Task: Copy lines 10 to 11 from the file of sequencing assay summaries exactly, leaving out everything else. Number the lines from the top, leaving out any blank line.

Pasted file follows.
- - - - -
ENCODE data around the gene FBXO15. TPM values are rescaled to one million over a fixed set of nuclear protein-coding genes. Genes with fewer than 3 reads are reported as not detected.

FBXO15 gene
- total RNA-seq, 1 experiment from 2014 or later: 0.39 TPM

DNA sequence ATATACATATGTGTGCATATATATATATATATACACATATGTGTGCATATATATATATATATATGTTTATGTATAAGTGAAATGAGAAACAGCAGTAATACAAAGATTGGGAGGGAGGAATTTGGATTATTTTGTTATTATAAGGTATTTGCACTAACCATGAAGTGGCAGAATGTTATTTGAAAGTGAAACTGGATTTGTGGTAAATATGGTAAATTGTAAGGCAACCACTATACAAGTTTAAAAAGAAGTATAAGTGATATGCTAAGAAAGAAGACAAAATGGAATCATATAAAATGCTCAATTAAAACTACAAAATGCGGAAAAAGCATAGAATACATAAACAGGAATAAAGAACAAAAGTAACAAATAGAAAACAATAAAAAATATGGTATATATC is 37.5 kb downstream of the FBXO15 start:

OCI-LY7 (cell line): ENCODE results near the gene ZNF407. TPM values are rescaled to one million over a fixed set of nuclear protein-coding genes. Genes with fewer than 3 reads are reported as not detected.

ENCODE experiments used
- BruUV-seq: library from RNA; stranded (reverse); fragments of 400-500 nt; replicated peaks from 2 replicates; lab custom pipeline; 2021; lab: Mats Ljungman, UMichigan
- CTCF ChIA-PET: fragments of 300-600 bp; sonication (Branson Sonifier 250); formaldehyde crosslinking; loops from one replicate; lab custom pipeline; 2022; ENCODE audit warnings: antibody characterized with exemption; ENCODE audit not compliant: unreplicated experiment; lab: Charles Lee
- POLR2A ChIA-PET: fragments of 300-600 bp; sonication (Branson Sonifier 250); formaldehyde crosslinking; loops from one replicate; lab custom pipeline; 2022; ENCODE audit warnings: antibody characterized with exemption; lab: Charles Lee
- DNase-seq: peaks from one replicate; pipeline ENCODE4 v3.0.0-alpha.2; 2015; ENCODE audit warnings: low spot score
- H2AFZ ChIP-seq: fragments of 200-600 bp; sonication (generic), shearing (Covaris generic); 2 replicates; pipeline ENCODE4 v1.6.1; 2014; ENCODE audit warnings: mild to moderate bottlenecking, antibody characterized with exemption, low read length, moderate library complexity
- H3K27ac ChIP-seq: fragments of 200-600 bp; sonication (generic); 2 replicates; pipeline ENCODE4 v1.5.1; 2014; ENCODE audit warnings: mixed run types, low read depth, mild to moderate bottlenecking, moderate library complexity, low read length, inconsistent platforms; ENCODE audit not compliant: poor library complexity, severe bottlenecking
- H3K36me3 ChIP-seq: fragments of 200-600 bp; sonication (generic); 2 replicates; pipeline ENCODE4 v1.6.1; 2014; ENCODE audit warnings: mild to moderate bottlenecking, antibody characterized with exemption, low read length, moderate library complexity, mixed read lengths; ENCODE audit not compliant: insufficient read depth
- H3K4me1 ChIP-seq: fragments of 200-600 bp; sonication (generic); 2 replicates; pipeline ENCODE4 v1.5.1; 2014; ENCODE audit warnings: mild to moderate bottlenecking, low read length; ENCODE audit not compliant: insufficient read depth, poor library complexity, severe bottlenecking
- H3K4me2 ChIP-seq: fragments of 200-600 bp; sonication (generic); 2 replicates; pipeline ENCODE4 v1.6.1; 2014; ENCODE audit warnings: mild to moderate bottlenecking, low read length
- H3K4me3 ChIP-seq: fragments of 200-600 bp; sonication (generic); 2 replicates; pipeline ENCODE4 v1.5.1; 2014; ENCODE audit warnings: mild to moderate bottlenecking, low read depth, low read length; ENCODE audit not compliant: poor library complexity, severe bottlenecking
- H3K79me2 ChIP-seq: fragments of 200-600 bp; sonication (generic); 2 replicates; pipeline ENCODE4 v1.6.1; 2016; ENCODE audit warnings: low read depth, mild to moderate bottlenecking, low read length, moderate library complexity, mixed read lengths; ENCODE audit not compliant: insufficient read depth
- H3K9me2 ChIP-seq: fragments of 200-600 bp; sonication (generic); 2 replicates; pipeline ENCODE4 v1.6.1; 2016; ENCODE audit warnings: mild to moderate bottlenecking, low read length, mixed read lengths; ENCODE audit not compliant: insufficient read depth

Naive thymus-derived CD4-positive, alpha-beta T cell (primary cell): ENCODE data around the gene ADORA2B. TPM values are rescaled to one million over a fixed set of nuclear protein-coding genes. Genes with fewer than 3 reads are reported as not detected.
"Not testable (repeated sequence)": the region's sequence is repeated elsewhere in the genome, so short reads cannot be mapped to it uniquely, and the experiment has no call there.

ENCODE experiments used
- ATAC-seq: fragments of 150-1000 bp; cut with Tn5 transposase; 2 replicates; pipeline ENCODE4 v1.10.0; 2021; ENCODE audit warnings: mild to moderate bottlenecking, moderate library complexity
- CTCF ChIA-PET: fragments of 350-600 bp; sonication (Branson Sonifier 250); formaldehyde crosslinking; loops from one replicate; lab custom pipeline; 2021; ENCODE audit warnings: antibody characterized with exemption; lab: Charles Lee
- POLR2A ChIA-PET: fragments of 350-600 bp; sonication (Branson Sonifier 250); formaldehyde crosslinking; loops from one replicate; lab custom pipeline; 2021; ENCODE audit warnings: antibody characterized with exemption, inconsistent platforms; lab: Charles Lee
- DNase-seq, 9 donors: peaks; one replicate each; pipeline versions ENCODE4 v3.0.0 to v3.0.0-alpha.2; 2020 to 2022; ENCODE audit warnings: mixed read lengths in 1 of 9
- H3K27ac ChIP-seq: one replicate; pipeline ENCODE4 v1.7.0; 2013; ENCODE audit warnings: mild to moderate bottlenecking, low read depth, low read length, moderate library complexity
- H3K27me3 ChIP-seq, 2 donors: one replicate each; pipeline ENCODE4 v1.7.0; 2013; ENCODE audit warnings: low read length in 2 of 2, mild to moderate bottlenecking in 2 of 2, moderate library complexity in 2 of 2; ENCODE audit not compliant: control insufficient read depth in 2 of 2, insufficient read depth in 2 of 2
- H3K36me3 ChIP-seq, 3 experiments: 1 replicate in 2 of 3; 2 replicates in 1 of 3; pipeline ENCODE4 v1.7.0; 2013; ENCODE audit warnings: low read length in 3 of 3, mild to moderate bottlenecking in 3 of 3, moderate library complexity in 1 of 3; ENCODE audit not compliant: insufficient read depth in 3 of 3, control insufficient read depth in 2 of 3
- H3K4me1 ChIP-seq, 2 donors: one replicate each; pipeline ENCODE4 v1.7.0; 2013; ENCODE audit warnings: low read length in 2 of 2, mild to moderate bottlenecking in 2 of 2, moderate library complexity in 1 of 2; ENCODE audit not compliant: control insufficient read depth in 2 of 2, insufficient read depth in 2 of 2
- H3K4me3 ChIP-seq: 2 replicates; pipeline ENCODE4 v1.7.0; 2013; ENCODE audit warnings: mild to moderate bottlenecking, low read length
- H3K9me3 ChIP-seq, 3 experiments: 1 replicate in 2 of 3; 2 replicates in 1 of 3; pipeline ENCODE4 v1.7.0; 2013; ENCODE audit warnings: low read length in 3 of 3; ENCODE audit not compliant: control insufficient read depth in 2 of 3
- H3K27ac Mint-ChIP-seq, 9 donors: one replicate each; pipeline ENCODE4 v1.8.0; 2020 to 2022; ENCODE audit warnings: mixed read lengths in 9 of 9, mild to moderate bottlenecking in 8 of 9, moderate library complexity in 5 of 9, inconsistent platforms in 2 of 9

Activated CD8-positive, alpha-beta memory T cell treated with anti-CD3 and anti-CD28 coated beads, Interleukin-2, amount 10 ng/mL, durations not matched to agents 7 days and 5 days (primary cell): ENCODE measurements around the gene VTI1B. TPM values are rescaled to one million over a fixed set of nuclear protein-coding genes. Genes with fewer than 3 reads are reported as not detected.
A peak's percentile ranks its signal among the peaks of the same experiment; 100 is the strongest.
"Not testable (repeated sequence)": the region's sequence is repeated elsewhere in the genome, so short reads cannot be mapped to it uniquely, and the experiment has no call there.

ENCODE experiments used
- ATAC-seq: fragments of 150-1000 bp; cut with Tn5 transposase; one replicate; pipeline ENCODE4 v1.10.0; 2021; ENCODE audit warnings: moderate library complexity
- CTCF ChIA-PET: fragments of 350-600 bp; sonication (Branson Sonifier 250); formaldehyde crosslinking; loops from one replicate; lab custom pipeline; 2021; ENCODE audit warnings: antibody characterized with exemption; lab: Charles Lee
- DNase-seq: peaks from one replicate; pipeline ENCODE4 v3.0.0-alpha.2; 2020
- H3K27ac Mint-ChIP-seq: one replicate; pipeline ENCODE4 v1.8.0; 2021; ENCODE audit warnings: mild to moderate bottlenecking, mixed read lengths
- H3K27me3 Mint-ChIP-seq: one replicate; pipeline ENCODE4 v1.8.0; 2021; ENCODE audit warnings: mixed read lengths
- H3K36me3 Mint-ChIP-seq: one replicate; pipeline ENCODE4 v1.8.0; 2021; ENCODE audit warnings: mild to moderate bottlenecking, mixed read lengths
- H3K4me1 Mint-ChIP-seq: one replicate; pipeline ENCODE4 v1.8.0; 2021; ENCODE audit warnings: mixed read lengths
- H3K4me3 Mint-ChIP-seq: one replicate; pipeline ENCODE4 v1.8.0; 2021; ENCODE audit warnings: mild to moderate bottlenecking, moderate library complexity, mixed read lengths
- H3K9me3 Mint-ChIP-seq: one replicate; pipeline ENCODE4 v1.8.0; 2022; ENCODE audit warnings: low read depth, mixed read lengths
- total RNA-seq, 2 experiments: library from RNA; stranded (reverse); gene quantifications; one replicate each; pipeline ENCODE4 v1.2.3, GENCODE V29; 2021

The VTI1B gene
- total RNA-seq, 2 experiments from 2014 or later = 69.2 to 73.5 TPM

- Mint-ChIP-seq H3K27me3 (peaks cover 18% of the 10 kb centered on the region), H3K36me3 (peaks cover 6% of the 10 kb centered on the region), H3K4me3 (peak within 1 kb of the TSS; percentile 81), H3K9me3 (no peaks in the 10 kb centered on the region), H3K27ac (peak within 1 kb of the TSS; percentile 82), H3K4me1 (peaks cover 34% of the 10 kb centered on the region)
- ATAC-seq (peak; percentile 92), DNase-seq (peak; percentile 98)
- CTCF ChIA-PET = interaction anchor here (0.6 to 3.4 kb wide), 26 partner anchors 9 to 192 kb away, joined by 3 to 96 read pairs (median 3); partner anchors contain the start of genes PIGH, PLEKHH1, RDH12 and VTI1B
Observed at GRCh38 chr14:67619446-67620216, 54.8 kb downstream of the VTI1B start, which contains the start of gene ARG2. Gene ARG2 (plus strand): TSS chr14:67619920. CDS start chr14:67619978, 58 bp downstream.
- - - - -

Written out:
- DNase-seq: peaks from one replicate; pipeline ENCODE4 v3.0.0-alpha.2; 2015; ENCODE audit warnings: low spot score
- H2AFZ ChIP-seq: fragments of 200-600 bp; sonication (generic), shearing (Covaris generic); 2 replicates; pipeline ENCODE4 v1.6.1; 2014; ENCODE audit warnings: mild to moderate bottlenecking, antibody characterized with exemption, low read length, moderate library complexity